Britain has the third highest proportion of sexually active teenagers in the world as well as some of the worst levels of harmful underage drinking, it has been revealed.
Shocking statistics published in the medical journal the Lancet show that youngsters are more at risk from binge drinking, drug taking and sexually transmitted diseases than ever before.
The research found that sexual activity among 13 to 15-year-olds was highest among girls in Denmark followed by Iceland, the UK and Sweden. Greece and Denmark had the highest rates among boys.
The lowest rates in boys were in Belgium, and for girls Israel.
England had the fourth highest percentage of youngsters who have been drunk by the age of 13 in a league table of 40 mostly high income countries. Wales was fifth and Scotland eighth.
Wales was third for those drinking weekly at the age of 15, with England fourth and Scotland again eighth.
The figures are taken from 2006, the last year with internationally comparable data, with new estimates in the coming months set to provide an opportunity for the UK to assess whether policies to reduce harmful drinking among teenagers have had any impact over the past five years.
Teenagers’ general well being has improved far less over the last 50 years than that of children under 10 with evidence suggesting adolescence is not the healthiest time of life, as is often assumed.
A lack of focus on adolescent health could be described as a ‘missing link’ in the approach to health, an international team of scientists warn.
The statistics are revealed in two studies by Professor George Patton, of the University of Melbourne in Australia, and colleagues which was published in The Lancet Series on Adolescent Health.
The first paper says even the explosion in social media such as Facebook and Twitter has both good and bad points for young people.
While it enables them to be catalysts for community change, as happened in the uprisings of the Middle East and North Africa, it also exposes adolescents to new risks such as cyber-bullying, and sexting, the act of sending sexually explicit or pornographic messages by mobile phone.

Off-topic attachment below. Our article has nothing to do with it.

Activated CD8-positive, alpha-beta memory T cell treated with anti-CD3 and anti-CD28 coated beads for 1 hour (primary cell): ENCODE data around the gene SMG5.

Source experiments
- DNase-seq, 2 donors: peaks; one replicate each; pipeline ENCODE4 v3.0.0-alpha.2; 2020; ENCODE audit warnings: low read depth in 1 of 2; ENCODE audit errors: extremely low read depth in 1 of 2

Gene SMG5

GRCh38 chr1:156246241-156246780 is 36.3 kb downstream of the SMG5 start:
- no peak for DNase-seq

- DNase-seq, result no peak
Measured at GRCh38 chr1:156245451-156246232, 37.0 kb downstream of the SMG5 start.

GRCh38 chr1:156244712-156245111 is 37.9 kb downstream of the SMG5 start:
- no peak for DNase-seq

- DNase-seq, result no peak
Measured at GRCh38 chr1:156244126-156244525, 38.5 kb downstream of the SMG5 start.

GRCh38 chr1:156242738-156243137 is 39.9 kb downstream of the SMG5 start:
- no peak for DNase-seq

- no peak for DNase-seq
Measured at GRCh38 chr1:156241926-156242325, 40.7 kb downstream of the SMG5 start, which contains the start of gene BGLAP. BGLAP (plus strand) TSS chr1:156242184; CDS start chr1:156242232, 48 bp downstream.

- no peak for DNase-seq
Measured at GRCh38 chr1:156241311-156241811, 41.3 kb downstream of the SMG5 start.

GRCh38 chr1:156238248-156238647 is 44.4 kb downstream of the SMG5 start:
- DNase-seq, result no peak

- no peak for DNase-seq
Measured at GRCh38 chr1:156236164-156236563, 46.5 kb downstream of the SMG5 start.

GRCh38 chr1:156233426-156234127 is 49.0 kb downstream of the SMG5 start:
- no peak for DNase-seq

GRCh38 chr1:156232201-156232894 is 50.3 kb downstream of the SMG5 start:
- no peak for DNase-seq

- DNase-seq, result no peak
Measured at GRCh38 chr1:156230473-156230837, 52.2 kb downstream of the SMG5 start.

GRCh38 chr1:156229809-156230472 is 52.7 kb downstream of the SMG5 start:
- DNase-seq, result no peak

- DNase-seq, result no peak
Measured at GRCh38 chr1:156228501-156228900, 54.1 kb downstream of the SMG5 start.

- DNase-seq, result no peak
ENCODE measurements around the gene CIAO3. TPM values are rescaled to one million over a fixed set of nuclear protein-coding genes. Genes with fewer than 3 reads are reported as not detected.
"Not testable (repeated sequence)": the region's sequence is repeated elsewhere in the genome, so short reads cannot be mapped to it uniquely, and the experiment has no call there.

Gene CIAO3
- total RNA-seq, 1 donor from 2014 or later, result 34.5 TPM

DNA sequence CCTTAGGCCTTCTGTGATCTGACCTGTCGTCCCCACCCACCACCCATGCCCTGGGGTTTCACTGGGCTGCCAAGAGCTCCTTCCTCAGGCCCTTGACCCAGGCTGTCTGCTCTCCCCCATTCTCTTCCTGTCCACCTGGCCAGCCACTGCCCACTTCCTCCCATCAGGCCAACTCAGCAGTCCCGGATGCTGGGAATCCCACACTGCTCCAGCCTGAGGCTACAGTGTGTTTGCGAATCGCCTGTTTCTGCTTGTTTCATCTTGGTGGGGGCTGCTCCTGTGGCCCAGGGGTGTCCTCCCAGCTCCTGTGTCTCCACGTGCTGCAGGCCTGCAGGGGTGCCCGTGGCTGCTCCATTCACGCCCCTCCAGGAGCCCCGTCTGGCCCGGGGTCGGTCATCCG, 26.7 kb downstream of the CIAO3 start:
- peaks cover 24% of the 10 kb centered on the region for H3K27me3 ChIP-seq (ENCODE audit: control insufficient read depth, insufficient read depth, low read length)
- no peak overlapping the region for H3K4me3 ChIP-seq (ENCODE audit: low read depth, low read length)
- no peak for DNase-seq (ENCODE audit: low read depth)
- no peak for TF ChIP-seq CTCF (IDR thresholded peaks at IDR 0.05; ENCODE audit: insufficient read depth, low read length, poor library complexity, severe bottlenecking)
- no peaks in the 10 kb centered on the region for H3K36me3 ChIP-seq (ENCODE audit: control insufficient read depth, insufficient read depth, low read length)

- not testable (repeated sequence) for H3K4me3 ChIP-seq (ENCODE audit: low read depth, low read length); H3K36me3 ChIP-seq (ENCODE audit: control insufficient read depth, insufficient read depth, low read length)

There are now some 1.8 billion adolescents aged between ten and 24 in the world today, comprising more than a quarter of the population.
The researchers said with longer periods in education, and significant delays to marriage or settling down, the period during which young people are exposed to the risks of adolescence has extended significantly.
Such behaviours include harmful alcohol consumption and illicit drug use with peers, and sex with more casual partners, increasing the risk of sexually transmitted infections.
Prof Patton said: ‘The present generation of young people will take a different path through adolescence from previous generations and will face new challenges to their health and well-being along the way.’
Programmes to promote maternal, newborn and child health across countries of all incomes have led to more children surviving and the current adolescent population boom, known as the ‘youth bulge’.
Over the same period digital media, industrialisation, globalisation and urbanisation have changed traditional family and community influences, resulting in less ‘social scaffolding’ of adolescents.
The researchers said many health-related behaviours that usually start in adolescence such as smoking and drinking, obesity and physical inactivity contribute to the epidemic of non-communicable diseases including heart disease, cancer, diabetes and lung disease.
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